The Healing Power of Storytelling
by Jennifer Pien, ’01 MD
illustration by Joel Kimmel
Every month, I am visited by Ozzy Osbourne incarnate. This patient has enough tattoos and gothic jewelry to adorn an entire heavy metal band. He arrives accompanied by several attentive staff, there to keep him safe, and brings his guitar with him, clutching it like a warrior would his sword.
As “Ozzy” settles in for our session, a helpful staff member sets the guitar aside, while carrying on a steady stream of chatter with my patient. Yet when I ask Ozzy to tell his story, he falls silent.
I understand that he will need a different approach, but it takes me a little while to figure out exactly what that will be.
Years ago, I swapped out Virginia Woolf and Kazuo Ishiguro (heroes of my undergraduate years) for Drs. Glen Gabbard and Irvin Yalom, turning my focus to the field of psychiatry. At my medical school interview, an oncologist asked me what drew me to medicine. Jettisoning my rehearsed statement, I said, “I am interested in the story of each person, not just about their illness and recovery, but about who they are.”
A few years ago, I undertook a quest many of you may be familiar with after the hyper-focused rigors of medical school and residency — rediscovering lost passions. In the process, I decided to write a novel, and in doing so I stumbled upon the field of narrative medicine. Dr. Rita Charon, the founder and executive director of the Program in Narrative Medicine at Columbia University, describes the discipline as “melding aspects of how we approach literature and writing to clinical care.” Early qualitative data shows that this approach to clinical care can increase therapeutic alliance empathy, and reduce health provider burnout. Patients feel better cared for. Providers give better care.
The field of narrative medicine draws upon principles similar to Rogerian centeredness, mindfulness, and the fundamental psychiatric skills of attentiveness and empathy, reminding us to be present and open to the story of each individual patient we encounter. Narrative medicine combines my medical practice with my love of writing, giving me a framework in which to draw out the stories found within each of my clients, and at the same time, fight back against the gravity-like pulls of burnout and eventual complacency.
Back to the guitar-wielding warrior, my patient who cannot tell his story.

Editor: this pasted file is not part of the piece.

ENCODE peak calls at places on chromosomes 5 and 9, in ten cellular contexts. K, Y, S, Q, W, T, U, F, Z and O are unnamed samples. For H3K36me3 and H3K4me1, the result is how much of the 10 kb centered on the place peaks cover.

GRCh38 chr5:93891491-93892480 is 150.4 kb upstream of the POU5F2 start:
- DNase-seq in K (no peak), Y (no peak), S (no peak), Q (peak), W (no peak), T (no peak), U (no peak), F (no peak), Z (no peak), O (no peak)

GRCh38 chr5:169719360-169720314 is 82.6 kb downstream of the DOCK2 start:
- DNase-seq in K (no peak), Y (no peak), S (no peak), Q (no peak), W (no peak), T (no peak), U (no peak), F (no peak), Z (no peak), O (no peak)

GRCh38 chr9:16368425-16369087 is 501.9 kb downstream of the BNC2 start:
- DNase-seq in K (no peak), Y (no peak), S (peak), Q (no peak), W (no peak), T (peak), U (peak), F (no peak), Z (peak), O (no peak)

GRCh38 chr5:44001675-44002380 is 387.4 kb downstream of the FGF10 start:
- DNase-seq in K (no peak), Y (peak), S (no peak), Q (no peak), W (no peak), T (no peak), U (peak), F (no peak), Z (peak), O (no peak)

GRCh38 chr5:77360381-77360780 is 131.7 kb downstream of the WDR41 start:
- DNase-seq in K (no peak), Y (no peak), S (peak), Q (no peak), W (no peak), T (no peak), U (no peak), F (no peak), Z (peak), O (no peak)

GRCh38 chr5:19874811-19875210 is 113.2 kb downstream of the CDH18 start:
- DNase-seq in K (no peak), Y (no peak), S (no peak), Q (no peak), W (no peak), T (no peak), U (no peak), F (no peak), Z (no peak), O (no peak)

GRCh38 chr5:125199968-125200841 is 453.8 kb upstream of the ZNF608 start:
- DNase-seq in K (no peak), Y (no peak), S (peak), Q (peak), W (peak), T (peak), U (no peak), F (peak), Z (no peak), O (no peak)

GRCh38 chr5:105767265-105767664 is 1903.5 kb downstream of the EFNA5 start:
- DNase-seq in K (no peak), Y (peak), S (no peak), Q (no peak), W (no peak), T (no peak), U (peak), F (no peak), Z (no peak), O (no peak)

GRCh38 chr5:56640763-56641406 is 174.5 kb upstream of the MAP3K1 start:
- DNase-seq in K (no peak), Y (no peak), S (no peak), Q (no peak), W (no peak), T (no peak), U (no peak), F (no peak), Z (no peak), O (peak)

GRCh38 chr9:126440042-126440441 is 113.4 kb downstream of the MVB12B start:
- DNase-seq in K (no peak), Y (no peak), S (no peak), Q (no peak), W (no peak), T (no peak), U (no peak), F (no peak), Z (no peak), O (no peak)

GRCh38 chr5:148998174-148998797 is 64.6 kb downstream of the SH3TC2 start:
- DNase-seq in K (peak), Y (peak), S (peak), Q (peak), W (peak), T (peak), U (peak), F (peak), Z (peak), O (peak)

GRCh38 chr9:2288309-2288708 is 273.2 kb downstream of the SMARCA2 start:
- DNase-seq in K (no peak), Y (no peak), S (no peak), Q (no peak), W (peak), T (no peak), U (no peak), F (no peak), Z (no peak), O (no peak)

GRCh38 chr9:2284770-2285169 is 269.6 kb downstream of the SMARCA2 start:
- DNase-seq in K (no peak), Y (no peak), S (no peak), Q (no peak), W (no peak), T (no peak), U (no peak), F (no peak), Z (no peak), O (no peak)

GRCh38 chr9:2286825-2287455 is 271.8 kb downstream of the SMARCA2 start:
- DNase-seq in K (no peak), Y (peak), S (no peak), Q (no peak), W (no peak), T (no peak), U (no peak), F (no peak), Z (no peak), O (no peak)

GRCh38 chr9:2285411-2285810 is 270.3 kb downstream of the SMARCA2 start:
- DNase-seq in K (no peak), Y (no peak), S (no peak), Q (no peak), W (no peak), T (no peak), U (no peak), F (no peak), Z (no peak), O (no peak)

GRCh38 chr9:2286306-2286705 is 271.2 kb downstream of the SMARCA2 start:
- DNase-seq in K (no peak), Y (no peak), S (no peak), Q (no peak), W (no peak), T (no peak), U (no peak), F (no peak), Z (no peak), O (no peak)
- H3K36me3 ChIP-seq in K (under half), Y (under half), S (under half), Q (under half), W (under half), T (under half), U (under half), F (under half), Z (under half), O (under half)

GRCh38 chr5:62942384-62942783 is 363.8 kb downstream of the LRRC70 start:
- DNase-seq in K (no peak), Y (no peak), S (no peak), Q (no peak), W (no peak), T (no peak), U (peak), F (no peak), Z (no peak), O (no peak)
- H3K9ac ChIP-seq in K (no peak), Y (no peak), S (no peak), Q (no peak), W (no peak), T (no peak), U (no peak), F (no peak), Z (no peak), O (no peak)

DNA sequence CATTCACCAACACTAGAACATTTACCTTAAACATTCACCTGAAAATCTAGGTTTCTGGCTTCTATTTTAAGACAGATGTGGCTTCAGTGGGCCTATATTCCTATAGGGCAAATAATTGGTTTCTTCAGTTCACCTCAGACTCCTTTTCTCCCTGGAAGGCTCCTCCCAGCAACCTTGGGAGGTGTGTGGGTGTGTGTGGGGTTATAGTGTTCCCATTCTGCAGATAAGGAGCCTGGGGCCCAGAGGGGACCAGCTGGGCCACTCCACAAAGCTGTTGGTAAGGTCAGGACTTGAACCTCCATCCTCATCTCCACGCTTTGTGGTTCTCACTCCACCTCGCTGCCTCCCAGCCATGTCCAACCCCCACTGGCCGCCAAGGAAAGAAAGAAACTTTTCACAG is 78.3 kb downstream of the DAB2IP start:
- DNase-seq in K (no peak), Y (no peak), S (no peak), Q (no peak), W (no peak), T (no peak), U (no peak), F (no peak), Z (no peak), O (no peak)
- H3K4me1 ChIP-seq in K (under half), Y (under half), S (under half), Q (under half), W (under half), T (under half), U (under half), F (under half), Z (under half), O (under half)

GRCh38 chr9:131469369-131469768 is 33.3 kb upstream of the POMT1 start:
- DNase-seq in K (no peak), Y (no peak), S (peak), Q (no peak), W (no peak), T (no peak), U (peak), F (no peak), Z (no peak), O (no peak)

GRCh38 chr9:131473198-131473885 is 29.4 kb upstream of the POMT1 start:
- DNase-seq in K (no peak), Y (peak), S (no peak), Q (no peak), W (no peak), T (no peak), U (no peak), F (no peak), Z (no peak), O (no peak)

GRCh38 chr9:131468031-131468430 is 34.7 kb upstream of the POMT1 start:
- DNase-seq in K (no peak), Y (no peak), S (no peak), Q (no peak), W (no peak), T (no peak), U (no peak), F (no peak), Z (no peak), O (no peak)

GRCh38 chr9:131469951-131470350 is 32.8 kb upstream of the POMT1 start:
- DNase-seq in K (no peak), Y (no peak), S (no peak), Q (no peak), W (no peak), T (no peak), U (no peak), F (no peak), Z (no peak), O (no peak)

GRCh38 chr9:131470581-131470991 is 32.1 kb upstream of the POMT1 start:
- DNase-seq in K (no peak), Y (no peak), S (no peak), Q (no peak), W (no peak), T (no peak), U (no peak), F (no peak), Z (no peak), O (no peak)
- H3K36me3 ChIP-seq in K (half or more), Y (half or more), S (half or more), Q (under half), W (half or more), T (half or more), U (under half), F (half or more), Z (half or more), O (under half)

One day, I have an idea. I stop the staff from setting aside my patient’s guitar. I wonder aloud whether the patient would like to play something for us. Without a word, he obliges. As he strums, his muteness transforms. Gone is his inability to convey his story. With the chords as his backdrop, my patient tells me about the abuse of his childhood. He tells me that without his music, he is agitated, consumed by a powerful distress that all too often culminates in police encounters and self-mutilation. His story is entwined ineradicably with his music, and we have learned to sit back, giving him his space to share his story in the medium most suited to him.
Music is the backbone of his story. Writing is the fundamental element of mine. As medical practitioners, we can all benefit from incorporating self-expression in our work. Whether it is sketching, sculpture, or any other form of creative self-expression, I recommend taking a moment to reflect on your patients and channeling those encounters into a creative outlet. Then, share the process with your patient or a trusted colleague. Studies show that co-creation of an illness narrative reminds us of and reinforces the individuality of our patients.
Every day, my writing informs my work. My work informs my writing. Challenges are invigorating rather than stultifying. I push myself to figure out how to capture the psychological effects of trauma through fiction. And I have come to believe that honoring the stories that grow out of our patients’ lived experiences can only benefit us in our professions.
Jennifer Pien is a physician and author. She is the associate director of The Pegasus Physician Writers Group at Stanford as well as the editor-in-chief of The Pegasus Review, a medical literary journal. An affiliated clinical assistant professor in the Stanford University Department of Psychiatry, her interests include narrative medicine, human sexuality, and cultural mythologies.